- This is about monarchs ruling over all of Germany; for the much more extensive number of monarchs ruling territories within Germany, see List of states in the Holy Roman Empire, Princes of the Holy Roman Empire, List of historic states of Germany.
German kingdom (blue) in the Holy Roman Empire around 1000
This is a list of monarchs who ruled over East Francia, and the Kingdom of Germany (Regnum Teutonicum), from the division of the Frankish Empire in 843 until the dissolution of the Holy Roman Empire in 1806.
The title used by the early rulers was Rex Francorum orientalium, "King of the East Franks", or Rex Francorum "King of the Franks". During the later medieval period (11th to 15th centuries), the title was "King of the Romans" (Rex Romanorum), and sometimes, interchangeably, "King of the Germans" (Rex Teutonicorum). From 1508 until 1806, "King of the Romans" continued to be used by the emperor, while Rex Germaniae "King of Germany" or Rex in Germania "King in Germany" was used by the emperor's heir-apparent.
Also listed are the heads of the various German confederations between the dissolution of the Holy Roman Empire (of which Germany was a part) in 1806 until the collapse of the German Empire in 1918.
Note on titles
- The Kingdom of Germany started out as the eastern section of the Frankish kingdom, which was split by the Treaty of Verdun in 843. The rulers of the eastern area thus called themselves rex Francorum, king of the Franks, and later just rex. A reference to the "Germans", indicating the emergence of a German nation of some sort, did not appear until the eleventh century, when the pope referred to his enemy Henry IV as rex teutonicorum, king of the Germans, in order to brand him as a foreigner. The kings reacted by consistently using the title rex Romanorum, King of the Romans, to emphasize their universal rule even before becoming emperor. This title remained until the end of the Empire in 1806, though after 1508 Emperors-elect added "king in Germany" to their titles. (Note: in this and related entries, the kings are called kings of Germany, for clarity's sake)
- The Kingdom of Germany was never entirely hereditary; rather, ancestry was only one of the factors that determined the succession of kings. During the 10th to 13th centuries, the king was formally elected by the leading nobility in the realm, continuing the Frankish tradition. Gradually the election became the privilege of a group of princes called electors, and the Golden Bull of 1356 formally defined election proceedings.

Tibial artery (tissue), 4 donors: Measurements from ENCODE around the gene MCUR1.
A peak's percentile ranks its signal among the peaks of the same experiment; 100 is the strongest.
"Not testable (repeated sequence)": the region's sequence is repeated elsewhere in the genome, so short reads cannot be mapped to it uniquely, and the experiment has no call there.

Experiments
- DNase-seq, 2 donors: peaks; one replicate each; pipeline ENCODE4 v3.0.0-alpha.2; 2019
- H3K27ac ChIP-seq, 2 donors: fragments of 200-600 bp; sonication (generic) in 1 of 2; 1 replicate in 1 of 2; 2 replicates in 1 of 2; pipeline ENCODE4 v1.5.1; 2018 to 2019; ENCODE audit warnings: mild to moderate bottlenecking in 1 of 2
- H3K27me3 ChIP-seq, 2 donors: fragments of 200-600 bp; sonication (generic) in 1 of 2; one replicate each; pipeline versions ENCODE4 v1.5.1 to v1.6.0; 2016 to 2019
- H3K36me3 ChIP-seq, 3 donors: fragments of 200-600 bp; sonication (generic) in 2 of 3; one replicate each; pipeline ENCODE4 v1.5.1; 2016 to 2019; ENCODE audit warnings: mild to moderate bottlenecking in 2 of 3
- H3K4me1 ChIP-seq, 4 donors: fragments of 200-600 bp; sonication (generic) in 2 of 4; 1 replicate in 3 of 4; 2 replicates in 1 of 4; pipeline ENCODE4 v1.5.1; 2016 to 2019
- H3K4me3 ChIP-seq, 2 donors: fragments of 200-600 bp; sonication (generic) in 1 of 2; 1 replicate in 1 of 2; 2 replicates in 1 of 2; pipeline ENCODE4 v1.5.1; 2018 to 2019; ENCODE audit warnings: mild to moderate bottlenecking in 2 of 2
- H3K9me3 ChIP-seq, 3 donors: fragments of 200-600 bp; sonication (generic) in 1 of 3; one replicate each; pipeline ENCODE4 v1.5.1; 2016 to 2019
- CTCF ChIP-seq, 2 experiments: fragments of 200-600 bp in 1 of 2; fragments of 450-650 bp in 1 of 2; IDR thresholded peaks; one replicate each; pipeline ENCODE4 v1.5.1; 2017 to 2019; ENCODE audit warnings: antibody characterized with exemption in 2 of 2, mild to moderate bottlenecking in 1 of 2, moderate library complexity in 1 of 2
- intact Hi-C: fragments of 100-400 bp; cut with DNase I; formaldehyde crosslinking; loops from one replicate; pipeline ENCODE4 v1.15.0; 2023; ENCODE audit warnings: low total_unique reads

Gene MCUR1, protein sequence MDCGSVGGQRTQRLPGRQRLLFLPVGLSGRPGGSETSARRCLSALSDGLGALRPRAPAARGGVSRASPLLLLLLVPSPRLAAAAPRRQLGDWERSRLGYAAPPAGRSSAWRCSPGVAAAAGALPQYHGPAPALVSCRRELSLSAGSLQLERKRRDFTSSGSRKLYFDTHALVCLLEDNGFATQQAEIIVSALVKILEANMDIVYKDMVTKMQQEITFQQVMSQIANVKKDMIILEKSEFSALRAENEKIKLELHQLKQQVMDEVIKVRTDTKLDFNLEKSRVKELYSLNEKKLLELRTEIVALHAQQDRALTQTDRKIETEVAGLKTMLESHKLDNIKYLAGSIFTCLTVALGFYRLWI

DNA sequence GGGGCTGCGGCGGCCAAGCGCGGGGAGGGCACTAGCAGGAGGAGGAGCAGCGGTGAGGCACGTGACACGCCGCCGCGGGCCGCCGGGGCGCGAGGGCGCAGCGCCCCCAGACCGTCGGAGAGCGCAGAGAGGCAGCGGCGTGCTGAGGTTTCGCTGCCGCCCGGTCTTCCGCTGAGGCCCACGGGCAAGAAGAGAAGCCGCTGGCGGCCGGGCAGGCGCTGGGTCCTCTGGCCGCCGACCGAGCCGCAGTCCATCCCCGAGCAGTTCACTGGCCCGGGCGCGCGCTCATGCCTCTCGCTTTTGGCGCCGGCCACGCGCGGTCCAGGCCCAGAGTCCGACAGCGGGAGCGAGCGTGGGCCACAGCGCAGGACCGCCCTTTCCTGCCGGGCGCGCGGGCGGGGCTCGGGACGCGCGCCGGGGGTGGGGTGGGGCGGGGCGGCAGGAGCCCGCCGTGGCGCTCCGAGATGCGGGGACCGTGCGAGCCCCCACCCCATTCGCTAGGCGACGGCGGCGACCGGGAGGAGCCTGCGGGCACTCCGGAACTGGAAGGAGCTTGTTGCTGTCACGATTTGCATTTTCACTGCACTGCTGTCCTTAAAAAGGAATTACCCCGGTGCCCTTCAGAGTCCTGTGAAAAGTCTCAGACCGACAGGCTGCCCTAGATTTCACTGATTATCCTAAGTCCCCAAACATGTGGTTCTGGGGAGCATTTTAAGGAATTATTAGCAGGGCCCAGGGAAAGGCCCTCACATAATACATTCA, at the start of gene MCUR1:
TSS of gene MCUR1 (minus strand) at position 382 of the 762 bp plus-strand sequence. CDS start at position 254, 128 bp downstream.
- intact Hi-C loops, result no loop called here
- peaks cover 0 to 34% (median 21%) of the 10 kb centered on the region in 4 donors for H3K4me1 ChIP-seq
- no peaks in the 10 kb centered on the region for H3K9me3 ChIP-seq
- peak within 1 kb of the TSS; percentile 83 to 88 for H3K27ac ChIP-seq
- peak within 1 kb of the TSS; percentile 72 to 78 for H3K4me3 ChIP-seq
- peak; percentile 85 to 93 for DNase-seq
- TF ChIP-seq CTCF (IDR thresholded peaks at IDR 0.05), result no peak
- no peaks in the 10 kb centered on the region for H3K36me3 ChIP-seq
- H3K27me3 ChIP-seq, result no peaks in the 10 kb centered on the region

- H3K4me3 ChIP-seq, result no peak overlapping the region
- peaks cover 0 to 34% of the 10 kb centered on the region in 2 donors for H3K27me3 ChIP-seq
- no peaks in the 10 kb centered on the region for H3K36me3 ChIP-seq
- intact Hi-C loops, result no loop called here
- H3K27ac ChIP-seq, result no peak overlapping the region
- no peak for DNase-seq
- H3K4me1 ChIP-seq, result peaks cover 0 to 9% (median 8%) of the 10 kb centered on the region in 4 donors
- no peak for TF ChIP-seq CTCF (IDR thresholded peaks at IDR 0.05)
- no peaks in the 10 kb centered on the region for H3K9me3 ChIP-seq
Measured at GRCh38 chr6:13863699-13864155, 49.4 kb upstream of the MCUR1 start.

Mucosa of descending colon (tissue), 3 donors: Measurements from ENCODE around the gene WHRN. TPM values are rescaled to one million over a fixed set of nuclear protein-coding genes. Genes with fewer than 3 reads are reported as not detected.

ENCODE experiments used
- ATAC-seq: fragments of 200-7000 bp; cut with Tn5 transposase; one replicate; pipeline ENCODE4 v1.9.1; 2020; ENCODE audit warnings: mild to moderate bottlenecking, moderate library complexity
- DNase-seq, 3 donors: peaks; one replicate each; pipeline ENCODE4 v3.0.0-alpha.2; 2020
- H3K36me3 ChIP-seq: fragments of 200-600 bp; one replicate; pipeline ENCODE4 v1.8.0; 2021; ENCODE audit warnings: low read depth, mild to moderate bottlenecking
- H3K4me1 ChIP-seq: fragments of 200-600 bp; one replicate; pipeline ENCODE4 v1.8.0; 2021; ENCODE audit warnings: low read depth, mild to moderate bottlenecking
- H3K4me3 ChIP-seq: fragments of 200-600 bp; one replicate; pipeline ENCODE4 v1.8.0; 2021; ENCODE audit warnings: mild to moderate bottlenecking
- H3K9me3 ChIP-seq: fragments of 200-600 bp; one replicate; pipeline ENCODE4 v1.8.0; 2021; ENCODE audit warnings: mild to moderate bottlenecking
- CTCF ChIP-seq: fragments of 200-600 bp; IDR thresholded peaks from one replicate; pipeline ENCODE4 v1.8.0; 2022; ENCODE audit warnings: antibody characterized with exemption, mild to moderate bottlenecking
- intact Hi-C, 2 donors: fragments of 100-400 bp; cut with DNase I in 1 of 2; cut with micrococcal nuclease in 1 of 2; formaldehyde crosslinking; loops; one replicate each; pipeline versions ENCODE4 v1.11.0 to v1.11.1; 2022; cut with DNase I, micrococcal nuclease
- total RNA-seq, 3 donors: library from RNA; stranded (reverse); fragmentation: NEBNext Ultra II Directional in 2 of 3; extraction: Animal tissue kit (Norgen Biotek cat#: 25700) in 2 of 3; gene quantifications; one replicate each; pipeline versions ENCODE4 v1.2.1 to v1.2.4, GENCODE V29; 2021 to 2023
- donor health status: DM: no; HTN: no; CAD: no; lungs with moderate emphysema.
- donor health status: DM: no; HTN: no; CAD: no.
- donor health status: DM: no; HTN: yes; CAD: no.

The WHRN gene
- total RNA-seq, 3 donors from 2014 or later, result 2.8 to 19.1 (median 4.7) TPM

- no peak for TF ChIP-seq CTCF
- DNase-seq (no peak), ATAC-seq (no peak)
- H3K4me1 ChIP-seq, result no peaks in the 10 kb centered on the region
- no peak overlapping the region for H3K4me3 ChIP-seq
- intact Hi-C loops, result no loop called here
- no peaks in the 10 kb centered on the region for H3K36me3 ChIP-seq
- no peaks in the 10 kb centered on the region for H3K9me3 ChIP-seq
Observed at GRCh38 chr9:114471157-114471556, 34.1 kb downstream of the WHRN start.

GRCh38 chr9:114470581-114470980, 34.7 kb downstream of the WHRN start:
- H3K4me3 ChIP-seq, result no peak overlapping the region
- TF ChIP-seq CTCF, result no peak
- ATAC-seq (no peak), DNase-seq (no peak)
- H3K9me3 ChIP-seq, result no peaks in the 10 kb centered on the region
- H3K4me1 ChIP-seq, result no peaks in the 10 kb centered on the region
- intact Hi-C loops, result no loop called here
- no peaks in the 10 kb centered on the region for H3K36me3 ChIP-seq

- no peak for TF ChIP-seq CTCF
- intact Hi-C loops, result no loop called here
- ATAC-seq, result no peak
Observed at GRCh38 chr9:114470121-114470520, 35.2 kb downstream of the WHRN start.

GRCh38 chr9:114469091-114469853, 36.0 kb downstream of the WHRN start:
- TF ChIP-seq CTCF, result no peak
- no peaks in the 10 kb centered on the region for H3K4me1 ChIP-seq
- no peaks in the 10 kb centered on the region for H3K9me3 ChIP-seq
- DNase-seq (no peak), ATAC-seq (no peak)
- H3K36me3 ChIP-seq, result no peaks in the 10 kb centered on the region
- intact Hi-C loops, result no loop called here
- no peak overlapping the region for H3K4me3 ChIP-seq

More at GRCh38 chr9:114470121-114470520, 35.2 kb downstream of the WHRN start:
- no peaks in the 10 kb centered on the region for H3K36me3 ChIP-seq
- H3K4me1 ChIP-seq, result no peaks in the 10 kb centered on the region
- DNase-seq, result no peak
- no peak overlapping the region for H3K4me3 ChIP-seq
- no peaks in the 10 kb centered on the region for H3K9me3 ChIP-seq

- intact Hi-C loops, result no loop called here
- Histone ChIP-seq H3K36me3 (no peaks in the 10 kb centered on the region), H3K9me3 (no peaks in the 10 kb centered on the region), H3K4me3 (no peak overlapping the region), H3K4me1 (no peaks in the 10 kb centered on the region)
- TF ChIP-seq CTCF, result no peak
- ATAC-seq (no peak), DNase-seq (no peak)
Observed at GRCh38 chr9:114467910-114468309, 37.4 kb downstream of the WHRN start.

- In the Middle Ages, the king did not assume the title "Emperor" (since 982 the full title was Imperator Augustus Romanorum, Venerable Emperor of the Romans) until crowned by the pope. Moving to Italy, he was usually first crowned with the Iron Crown of Lombardy, after which he assumed the title of rex Italiae, King of Italy. After this he would ride on to Rome and be crowned emperor by the pope. See Coronation of the Holy Roman Emperor for more details.
- The title of "King of the Germans" (rex teutonicorum) was in use from the 11th until the 18th centuries, in origin a derogatory replacement of King of the Romans (rex romanorum) imposed on Henry IV by Pope Gregory VII, in the later period a nominal title given to the heir apparent of the ruling emperor.
- Maximilian I was the first king to bear the title of Elected Emperor. After the failure in 1508 of his attempt to march to Rome and be crowned by the pope, he had himself proclaimed Elected Emperor with papal consent. His successor Charles V also assumed that title after his coronation in 1520 until he was crowned emperor by the pope in 1530. From Ferdinand I onwards, all emperors were Elected Emperor, although they were normally referred to as emperors. At the same time, chosen successors of the emperors held the title of king of the Romans, if elected by the college of electors during their predecessor's lifetime. See King of the Romans for more details.
Emperors are listed in bold. Rival kings, anti-kings, and junior co-regents are italicized.